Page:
CAFT website spoofing
Late on October 31st, 2023 we were advised by our payments partner that a Customer Automated Funds Transfer (CAFT) spoof website was discovered, which has the potential to put our members at risk of fraud if they clicked the fraudulent link. In an abundance of caution, we took immediate action to lock all CAFT accounts.
Steps to take
- If you have not yet called us on or after November 1st to reset your password, you will need to do so in order to access the CAFT account.
- Once logged in, we encourage you to review your recent transaction history. If anything looks suspicious, contact us right away.
- Website spoofing is when attackers set up a fraudulent website that looks nearly identical to a legitimate one to exploit users. Their goal is to redirect unsuspecting users to this spoofed website to capture their credentials, payment, or other personally identifiable information.
- Attackers will usually redirect traffic through email or text messages posing as a legitimate business, or by posting malicious advertisements on search engines. These messages contain links to the spoofed site.
- In this case, the spoofed site has the following URL caft-paymentsanytime.com. The legitimate CAFT site address is caft.paymentsanytime.com. Please note the key difference in the spoof site is the use of a "dash" between CAFT and payments (caft-payments). If a CAFT user logs into the spoof site, user ID and passwords may be compromised.
Recommendations to protect yourself
- Update your password regularly: A good practice is to update every 3 to 6 months. Do this for all users who have access to your originator
- Use a strong password: Create a unique and complex password with a mix of uppercase and lowercase letters, numbers, and avoid using easily guessable information like your name, birthdate, or common words
- Pay critical attention to URLs: Beyond the one spoof site, others may exist! Ensure you are using the correct URL: caft.paymentsanytime.com
- Never communicate or keep a copy of your CAFT User ID and password in your email account: A common way of gaining illegitimate access to a financial account is through the discovery of this kind of sensitive information within a compromised email account. Enable multi-factor authentication on your email account, if available: An example of MFA is when you must also enter a security code sent to your phone whenever you attempt to log in from a new device.
- Beware of phishing attempts: Be very cautious of unsolicited emails asking for your login credentials. Double-check the sender's email address and look for suspicious links or attachments. Even if an email appears to be coming from a legitimate sender, if it involves changes to banking information, attempt to verify via another communication method (e.g., phone call)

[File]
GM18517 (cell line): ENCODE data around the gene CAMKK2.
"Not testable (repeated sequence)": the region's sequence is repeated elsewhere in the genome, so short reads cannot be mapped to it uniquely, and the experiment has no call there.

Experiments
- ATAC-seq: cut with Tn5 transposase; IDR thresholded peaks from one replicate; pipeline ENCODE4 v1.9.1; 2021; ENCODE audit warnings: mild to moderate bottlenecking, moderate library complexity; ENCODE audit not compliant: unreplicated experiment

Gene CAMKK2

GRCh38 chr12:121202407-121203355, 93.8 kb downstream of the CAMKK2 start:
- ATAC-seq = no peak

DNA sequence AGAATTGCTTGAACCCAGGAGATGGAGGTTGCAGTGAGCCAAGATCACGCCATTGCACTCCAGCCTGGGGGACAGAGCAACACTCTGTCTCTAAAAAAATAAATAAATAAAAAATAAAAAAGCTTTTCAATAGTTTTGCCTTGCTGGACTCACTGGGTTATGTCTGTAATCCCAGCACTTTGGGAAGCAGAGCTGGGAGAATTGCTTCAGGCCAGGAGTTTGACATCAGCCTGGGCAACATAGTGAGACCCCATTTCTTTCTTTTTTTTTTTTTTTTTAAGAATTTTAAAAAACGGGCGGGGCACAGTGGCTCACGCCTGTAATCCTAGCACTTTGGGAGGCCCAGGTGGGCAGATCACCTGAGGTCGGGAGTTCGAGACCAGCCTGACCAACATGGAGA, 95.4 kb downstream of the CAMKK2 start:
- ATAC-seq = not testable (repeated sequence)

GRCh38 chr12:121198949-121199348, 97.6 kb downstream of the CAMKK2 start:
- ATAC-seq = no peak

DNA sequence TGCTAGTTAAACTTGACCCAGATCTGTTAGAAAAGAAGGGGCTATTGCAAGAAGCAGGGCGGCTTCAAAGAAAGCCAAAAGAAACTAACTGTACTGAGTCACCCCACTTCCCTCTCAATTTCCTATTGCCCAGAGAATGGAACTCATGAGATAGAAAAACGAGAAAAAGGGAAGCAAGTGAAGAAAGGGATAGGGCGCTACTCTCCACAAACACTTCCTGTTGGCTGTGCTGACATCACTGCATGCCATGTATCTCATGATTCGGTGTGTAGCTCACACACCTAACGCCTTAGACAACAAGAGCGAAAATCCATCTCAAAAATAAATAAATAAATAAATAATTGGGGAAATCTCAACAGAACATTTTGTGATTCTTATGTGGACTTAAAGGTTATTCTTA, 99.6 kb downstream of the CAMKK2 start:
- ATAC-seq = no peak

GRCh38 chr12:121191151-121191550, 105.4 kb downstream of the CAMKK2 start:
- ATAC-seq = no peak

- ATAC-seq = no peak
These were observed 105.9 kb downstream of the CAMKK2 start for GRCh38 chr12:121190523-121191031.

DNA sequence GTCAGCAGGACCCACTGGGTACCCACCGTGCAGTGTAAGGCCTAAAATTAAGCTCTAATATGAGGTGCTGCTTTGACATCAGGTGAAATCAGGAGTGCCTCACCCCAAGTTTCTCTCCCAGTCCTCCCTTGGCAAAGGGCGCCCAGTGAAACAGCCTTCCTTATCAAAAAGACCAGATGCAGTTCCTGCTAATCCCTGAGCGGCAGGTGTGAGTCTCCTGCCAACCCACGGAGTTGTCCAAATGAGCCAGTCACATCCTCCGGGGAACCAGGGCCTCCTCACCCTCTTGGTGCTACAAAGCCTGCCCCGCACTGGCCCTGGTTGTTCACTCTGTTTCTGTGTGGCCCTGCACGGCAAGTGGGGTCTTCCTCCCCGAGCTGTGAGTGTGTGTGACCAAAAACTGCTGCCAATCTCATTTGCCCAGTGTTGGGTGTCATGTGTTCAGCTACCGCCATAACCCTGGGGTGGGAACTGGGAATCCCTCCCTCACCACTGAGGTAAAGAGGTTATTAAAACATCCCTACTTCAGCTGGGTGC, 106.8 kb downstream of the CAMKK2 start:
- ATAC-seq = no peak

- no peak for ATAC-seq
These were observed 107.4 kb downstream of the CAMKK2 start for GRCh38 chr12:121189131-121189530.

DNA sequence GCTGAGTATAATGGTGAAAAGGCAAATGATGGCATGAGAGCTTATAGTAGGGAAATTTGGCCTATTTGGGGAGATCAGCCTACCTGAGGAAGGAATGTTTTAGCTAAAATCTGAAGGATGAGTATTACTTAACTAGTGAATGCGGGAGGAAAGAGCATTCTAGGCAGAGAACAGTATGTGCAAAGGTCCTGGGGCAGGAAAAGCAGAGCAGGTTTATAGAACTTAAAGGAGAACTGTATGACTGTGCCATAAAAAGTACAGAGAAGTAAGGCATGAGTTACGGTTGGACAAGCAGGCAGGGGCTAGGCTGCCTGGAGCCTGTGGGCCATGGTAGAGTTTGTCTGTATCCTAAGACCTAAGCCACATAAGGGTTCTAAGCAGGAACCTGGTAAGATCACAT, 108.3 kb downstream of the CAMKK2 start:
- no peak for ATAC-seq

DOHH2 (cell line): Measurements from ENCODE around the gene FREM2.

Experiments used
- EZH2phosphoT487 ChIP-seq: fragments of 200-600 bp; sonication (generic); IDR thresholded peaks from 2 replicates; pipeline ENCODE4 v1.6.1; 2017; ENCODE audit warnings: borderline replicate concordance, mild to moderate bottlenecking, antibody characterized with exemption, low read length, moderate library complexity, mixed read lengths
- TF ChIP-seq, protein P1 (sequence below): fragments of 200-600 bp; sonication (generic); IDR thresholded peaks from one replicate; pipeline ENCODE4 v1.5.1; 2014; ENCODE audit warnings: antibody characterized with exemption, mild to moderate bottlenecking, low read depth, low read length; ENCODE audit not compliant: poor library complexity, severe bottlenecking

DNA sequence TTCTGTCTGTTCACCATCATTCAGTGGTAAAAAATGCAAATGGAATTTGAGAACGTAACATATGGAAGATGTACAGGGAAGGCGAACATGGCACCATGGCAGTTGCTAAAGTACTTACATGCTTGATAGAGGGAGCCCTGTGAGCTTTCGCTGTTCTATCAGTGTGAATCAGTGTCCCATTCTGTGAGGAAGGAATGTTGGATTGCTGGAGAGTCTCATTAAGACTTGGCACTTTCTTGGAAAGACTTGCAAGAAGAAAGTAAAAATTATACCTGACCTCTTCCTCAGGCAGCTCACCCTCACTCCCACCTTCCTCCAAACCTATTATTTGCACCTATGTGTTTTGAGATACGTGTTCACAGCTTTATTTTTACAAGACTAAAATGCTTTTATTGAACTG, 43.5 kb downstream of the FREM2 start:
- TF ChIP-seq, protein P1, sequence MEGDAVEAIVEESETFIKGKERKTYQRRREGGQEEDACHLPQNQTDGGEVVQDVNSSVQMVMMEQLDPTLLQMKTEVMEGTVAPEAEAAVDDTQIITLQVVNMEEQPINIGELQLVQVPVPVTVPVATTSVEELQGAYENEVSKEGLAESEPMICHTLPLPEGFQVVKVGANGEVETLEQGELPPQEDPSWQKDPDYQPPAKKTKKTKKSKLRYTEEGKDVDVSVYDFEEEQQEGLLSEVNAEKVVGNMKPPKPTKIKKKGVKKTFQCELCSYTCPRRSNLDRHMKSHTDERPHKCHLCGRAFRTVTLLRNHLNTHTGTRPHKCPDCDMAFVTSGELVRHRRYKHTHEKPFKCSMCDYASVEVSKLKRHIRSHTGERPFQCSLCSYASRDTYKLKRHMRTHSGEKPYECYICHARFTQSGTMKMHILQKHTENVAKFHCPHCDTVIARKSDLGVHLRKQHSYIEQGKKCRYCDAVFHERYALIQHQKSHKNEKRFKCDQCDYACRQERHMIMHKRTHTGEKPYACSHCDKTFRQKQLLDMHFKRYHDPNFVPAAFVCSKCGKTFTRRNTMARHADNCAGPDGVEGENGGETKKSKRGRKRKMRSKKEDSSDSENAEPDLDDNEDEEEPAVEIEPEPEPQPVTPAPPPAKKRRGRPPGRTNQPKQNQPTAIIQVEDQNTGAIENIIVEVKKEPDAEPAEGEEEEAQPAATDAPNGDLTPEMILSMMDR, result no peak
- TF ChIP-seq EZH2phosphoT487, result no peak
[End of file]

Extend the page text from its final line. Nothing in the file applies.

- Log out of shared devices: Always log out of your accounts when using public or shared computers or devices. If possible, avoid using public wi-fi for sensitive activities
For more information contact us at 1.800.728.6440 or visit Cyber Security CAFT User Guide
At this time, there is no indication that this is a CAFT system vulnerability issue. Cybersecurity is a responsibility we all share. Website spoofing, as well as email and text message fraud, is becoming increasingly common and sophisticated. We make every effort to monitor and track suspicious websites and, when discovered, we take all necessary steps to protect our members.
For your part, we recommend you:
- change your passwords often, and use strong passwords
- operate with extreme caution before clicking any link sent to you by email or text
- check the URL in your browser before you login to any site, and check it every time, to ensure you are on the correct website.
- consider bookmarking sites so that you know you are going to the same site every time
If you not have yet called us on or after November 1st to reset your password, you will need to do so in order to access the CAFT account.
• Activate features built into the CAFT system that help mitigate risk—such as establishing limits on transactions and file amounts and enabling dual authorization.
• Don’t click on a link that was provided in an unexpected email.
Our first step was to lock all CAFT accounts as a precautionary measure, and to require that members contact us to reset their passwords. This allows us to confirm each member’s identity before granting access.
Moving forward, we encourage members to protect themselves and we provide resources such as our Fraud Prevention Resource Centre and our Cyber Security CAFT user guide to share best practices and helpful tips our members can use.